The Spanish colony was arranged by castes, with pure-blooded Spanish people forming the upper class and the indigenous people the lower class. In 1810, México won its independence from Spain. However, class divisions between Maya people and Spanish descendants still ran deep. In Yucatán, the dense population of oppressed Maya people eventually rose up against their colonizers, beginning the “Guerra de Castas” (Caste War) in 1847. Raids went on for decades, with the Mexican government finally overtaking the Maya in 1901. Many historians consider this war to be one of the biggest seeds for the Mexican revolution, which began in 1910 and ended with the victory of the revolutionaries in 1920.
In Yucatán, the Spanish descendants achieved the culmination of great wealth thanks to henequén plantations, or “green gold.” The plantations depended on Maya people for unfairly cheap labor from the mid 1800s until the 1930s, with serious downfall of the henequén industry by 1916. Although the fiber was still in high demand, the Mexican Revolution reformed labor laws, eventually watching the henequén industry tumble into ruins as haciendas were abandoned and the impact of the revolution was felt. Visit Hacienda Sotuta de Peon to learn how the historic henequén plantations functioned during their epoch of splendor.
Post-Revolution, Modern, Mestizo Culture
For the last 100 years, the Maya and Spanish people have mixed, creating a shared “mestizo” or mixed culture. However, many pueblos throughout Yucatán identify as pure Maya. In the pueblo of Yaxhachén (about two and a half hours from Mérida), all of the inhabitants (more than 1800) speak Yucatec Maya. Children learn Spanish at the young schools, but family life takes place in Maya.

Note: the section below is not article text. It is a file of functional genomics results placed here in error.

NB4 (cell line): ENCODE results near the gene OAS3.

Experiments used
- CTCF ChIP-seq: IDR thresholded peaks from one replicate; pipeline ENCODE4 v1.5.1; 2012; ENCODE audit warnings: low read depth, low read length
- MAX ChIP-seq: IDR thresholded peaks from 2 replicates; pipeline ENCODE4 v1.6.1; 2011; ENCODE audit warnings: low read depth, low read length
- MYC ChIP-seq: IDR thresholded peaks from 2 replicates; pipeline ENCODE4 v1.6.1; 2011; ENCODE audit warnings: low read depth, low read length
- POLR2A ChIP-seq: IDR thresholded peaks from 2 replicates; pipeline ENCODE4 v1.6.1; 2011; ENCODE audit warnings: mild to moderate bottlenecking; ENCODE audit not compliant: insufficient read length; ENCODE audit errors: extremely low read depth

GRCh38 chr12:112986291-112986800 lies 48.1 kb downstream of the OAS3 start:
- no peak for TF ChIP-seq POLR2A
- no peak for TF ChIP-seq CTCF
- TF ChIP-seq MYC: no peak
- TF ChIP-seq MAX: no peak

The women of the pueblo spend the afternoons making handicrafts, cross-stitching flowers into traditional dresses called “hipiles” and weaving baskets or hammocks. The family recipes rely on ingredients that the men harvest by hand from the “milpa,” or agricultural fields, notably corn, squash, beans, citruses, and coconuts. After planting, the community unites, calling forth the ancient god of rain “Chaac,” in a traditional ceremony led by a Maya X’Men (priest). Corn functions as the center of this traditional lifestyle, like it has since the origin of Maya society.
Visit the Maya pueblo of Yaxuná, an incredible place where Maya traditions are tenderly cared for. In the community museum and botanical gardens, you’ll encounter young people from the pueblo practicing traditional dances. You can also take Maya language classes, and learn about how the ancient Maya connect with the Maya of today, who diligently protect the sacred land of their ancestors.
Editorial by Amanda Strickland
Photos by Yucatán Today, Loboluna Producciones, Hacienda Sotuta de Peón, and Gobierno del Estado for Yucatán Today’s use.